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The Waning of Materialism$
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Robert C. Koons and George Bealer

Print publication date: 2010

Print ISBN-13: 9780199556182

Published to Oxford Scholarship Online: September 2010

DOI: 10.1093/acprof:oso/9780199556182.001.0001

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Varieties of Naturalism

Varieties of Naturalism

Chapter:
(p.365) 18 Varieties of Naturalism
Source:
The Waning of Materialism
Author(s):

Mario De Caro

Publisher:
Oxford University Press
DOI:10.1093/acprof:oso/9780199556182.003.0018

It is a commonly held view that in the last few decades a vast naturalistic turn has taken place in the philosophical world, especially in the analytic community. However, in the philosophical tradition naturalism has taken several forms. Therefore, in order to distinguish most forms of contemporary naturalism from the traditional ones, the label ‘scientific naturalism’ can be usefully employed. ‘Scientific naturalism’ is characterized by three fundamental claims: (a) philosophy should not appeal to any supernatural concept; (b) philosophy has no foundational role to play with regard to science; and (c) philosophy should be seen as continuous with science. According to some philosophers, however, scientific naturalism is nothing more than a sophisticated form of scientism. In light of these premises, it is not very surprising that contemporary metaphilosophy is mostly concerned with either analyzing marginal aspects of scientific naturalism (which do not really address its basic claims) or discussing the polarization between scientific naturalism and anti-naturalism. It need not be so, however. Significant indications of what one may call ‘liberal naturalism’ can in fact be found in the works of some important contemporary philosophers. What is still missing, though, is a clear definition of what the boundaries of liberal naturalism are with regard to both scientific naturalism, on the one hand, and antinaturalism, on the other hand. In general, it can be said that liberal naturalists tend to be partially critical of the three scientific naturalist claims given above, without refusing them altogether (as most antinaturalists would). The notion of compatibility of philosophy and science is a complex one. Some proposals for making it more precise are discussed in this chapter.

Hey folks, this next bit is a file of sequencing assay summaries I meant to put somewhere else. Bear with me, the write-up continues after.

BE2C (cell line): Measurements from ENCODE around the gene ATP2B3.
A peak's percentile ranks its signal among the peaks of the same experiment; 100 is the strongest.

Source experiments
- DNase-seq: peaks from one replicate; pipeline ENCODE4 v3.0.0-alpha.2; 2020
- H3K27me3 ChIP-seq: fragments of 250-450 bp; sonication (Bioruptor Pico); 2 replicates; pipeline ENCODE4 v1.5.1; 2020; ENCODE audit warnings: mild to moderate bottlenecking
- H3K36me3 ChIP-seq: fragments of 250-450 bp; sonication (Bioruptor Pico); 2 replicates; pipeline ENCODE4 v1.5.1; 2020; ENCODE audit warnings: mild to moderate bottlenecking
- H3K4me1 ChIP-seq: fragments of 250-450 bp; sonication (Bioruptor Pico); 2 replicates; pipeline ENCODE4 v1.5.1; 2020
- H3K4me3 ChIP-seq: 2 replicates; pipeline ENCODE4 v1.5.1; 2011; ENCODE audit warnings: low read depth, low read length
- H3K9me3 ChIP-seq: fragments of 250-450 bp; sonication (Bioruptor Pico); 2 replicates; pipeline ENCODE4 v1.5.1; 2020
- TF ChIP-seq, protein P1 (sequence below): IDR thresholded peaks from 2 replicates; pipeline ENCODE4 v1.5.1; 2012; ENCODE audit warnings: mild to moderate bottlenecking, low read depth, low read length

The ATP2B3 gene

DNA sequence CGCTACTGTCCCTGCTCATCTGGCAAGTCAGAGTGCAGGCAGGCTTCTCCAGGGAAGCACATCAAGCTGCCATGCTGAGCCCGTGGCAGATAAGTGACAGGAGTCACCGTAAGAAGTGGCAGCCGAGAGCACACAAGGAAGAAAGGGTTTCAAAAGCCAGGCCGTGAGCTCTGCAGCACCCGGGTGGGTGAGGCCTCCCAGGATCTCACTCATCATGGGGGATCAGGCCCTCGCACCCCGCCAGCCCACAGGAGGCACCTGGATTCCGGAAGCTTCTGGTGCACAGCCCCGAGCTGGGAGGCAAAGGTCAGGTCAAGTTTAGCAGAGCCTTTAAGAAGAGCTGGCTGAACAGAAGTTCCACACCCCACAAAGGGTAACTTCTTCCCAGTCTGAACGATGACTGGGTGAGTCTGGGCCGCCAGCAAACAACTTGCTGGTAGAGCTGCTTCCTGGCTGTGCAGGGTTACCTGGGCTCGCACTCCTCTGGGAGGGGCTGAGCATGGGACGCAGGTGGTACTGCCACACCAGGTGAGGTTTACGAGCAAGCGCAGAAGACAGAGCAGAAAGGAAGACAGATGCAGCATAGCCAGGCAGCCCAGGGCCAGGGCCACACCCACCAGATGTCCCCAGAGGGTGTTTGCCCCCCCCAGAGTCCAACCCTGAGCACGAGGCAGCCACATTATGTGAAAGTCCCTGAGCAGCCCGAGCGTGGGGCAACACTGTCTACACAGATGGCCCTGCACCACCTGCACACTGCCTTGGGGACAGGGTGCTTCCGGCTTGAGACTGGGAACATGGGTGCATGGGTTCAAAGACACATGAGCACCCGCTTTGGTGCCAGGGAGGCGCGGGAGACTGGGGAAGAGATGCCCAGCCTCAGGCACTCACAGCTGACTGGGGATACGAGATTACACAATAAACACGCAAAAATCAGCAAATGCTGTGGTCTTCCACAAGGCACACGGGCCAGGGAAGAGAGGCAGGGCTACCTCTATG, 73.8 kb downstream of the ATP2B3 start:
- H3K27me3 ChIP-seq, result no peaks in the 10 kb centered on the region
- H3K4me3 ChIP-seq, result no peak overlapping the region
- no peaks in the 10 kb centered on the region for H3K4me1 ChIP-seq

Keywords:   scientific naturalism, scientism, liberal naturalism, supernatural, science

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